View topic - Nibiischii Trip Report Days 3 - 4

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PostPosted: September 19th, 2019, 3:34 pm 
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Joined: February 26th, 2009, 11:13 am
Posts: 136
Location: Eganville, ON
Tue August 27th: 16km, 0 portages

After waking to another bluebird sky, we had a leisurely breakfast, packed up and headed north through a long narrow channel. The channel was lined with a lot of scenic rocky cliffs, and had depths from 50 to 80 feet. I should have put on a diving lure and ploughed the depths for trout, but did get a few small pike trolling large spinners.


As we paddled down the channel, the wind kept picking up. By the time we reached a large open portion it was really starting to howl. We stopped at the end of the lake for a rest, swim and lunch. After lunch we continued on through more narrows, and noticed a small rapid dumping in through a channel on our right. This is where we merged onto the Rupert River. Not long after we had to run a relatively easy rapid with a good volume of water running through. The bay on the other side of the rapid had a channel that reached 150 feet deep in places!


Shortly after another narrows we took a minute to gather our energy in the lee of an island. We were now entering one of the large bays of Lac Mesgouez roughly 3km wide by 10km long and in a howling wind with 2 foot waves and whitecaps. We were heading for an island about 2km away with a huge sand beach on it. The wind was at least going our way, so if anyone was to capsize in the waves, we would still be pushed toward the island. Steeling ourselves we pushed off. It was a good paddle, I recall hitting nothing but air a couple of times as the boat was riding the peak of a wave, but only took on a small amount of water.

When we landed on the beach we were surprised to see some pole structures setup for erecting tarp shelters. The site is obviously used regularly as tarps were stored in the bush, and there were even a couple of box privy’s; a true luxury on these trips! We setup camp behind the first row of bushes, giving us some respite from the wind.



Per usual, we still had a quick swim to wash off the grime from another days travel, and then proceeded to prepare dinner. I had kept one of the large pike caught earlier in the day, so we had delicious fried pike on a bun with mayo and onions. We had so much meat, that after a couple of sandwiches each, we still had leftovers for breakfast snack the next day. After dinner we had another nip of scotch, while lamenting the clouds that had moved in and spoiled our star gazing, and potential for northern lights. We also discussed rerouting our trip through a series of narrow channels and lakes if the wind continued to howl, rather than be exposed on the large bays of Lac Mesgouez.

Wed August 28th: 16km, 0 portages

Woke up this morning to still howling winds, and ominous looking skies. The weather sealed the decision to avoid 2 days travel on large open bays of Mesgouez and we planned to explore another series of small lakes and channels instead. We had our usual breakfast ritual, after which we all planned to use the box privy while it was available. After packing up we donned some rain gear, or at least kept it handy, then pushed off into a fierce headwind. The first couple kilometers across the large open bay was very taxing, especially in my solo boat. After that we entered a long narrow channel roughly 6 km long, but generally less than 150 meters wide. Most of it was into a headwind, but the channel certainly moderated the force compared to being on the exposed bay earlier. At the end of the channel, a short creek brought us into a lake about a kilometer wide by 3 long. At this point the howling headwind made progress very slow. We opted to take a break on a beach roughly halfway down the lake. As we wandered around eating lunch and blueberries, we came across a rather large burl on a dead burnt over spruce tree. With a bit of effort it was liberated for a souvenir to be used for a winter woodturning project.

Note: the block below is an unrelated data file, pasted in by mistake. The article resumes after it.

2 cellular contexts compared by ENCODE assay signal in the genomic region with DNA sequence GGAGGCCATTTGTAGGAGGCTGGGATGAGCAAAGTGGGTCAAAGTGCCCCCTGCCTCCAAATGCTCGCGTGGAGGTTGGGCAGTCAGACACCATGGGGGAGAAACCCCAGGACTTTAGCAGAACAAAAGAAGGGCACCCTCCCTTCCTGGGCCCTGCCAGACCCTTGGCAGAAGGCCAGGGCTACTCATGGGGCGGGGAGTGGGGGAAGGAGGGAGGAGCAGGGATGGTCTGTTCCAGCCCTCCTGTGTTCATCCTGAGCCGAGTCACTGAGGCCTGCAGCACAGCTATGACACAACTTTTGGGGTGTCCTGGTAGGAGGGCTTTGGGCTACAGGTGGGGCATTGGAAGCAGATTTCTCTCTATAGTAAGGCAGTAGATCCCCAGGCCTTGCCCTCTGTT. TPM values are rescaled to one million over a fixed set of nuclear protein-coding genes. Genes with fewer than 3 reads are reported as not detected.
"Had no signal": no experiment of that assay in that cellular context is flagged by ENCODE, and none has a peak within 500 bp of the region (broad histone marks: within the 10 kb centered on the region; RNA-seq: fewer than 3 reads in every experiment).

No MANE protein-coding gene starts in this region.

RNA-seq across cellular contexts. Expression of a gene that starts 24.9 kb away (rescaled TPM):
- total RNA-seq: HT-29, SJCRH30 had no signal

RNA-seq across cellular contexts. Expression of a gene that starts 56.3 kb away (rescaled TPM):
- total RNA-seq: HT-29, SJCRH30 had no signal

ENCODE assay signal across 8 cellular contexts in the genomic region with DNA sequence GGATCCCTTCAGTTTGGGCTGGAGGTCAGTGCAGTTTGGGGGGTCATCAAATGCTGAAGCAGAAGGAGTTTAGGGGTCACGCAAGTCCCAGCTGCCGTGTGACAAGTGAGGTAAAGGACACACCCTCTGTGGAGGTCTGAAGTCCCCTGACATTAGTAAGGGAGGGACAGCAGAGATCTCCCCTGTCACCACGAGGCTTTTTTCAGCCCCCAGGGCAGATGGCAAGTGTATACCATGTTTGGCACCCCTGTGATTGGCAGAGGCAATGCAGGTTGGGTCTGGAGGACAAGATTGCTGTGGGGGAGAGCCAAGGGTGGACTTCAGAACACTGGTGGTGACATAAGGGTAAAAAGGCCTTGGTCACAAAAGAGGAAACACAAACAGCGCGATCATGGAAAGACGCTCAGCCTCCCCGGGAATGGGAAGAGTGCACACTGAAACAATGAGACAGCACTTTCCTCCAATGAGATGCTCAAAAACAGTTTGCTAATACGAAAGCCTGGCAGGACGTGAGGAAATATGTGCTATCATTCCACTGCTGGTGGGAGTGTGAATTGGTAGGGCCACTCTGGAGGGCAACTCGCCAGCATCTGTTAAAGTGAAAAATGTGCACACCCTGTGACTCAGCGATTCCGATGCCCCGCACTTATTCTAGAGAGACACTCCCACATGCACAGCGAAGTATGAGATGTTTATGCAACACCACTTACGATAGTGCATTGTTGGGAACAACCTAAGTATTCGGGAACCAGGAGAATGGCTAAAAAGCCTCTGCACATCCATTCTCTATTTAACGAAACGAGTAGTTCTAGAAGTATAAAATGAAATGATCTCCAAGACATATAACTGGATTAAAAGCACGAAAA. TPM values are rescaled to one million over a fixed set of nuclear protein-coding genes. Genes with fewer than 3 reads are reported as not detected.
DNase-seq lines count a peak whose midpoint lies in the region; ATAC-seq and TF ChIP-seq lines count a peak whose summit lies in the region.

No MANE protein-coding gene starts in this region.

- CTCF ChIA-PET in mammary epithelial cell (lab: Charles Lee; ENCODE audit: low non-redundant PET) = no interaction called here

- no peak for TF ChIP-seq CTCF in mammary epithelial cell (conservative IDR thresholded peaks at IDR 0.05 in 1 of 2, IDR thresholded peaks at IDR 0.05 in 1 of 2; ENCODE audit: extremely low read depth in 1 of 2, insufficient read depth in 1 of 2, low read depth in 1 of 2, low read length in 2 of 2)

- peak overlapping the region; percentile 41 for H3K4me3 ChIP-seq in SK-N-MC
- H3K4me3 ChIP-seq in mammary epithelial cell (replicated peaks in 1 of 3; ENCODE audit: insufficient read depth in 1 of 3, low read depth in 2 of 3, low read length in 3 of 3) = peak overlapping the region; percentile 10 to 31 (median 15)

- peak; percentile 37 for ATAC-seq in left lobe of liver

After lunch we battled the headwind through the second half of the lake before entering some more channels where the wind was much more manageable. We were privileged to come across a large bull moose on the edge of one of the bays in this section.


As we continued through a series of channels, we eventually squeezed through a short tiny creek into a larger lake with a large beach on the north end; our destination for the night. It was a thin strip of land separating 2 bodies of water. The sun made a brief appearance allowing a quick swim, followed by a challenging setup in howling wind. Eventually we got the tent and tarp setup, even having to use the canoes to guy to in the howling winds.


As we setup and prepared dinner in the tarp shelter we could see very ominous shelf clouds forming.


The crazy clouds eventually turned into a pretty fierce thunderstorm. The shelter and tarp held up well, and we prepared and started cooking a nice deep dish pizza while the weather did its best to wash us back into the lake.


After dinner, the storms finally blew away. It looked like we might get some more sun, but it eventually clouded over again to stay for the next few days. We could feel the warmth disappear with the storm, and were now in a much cooler pattern. We had our usual nighttime libation, followed by another well-earned rest after a hard days paddle.

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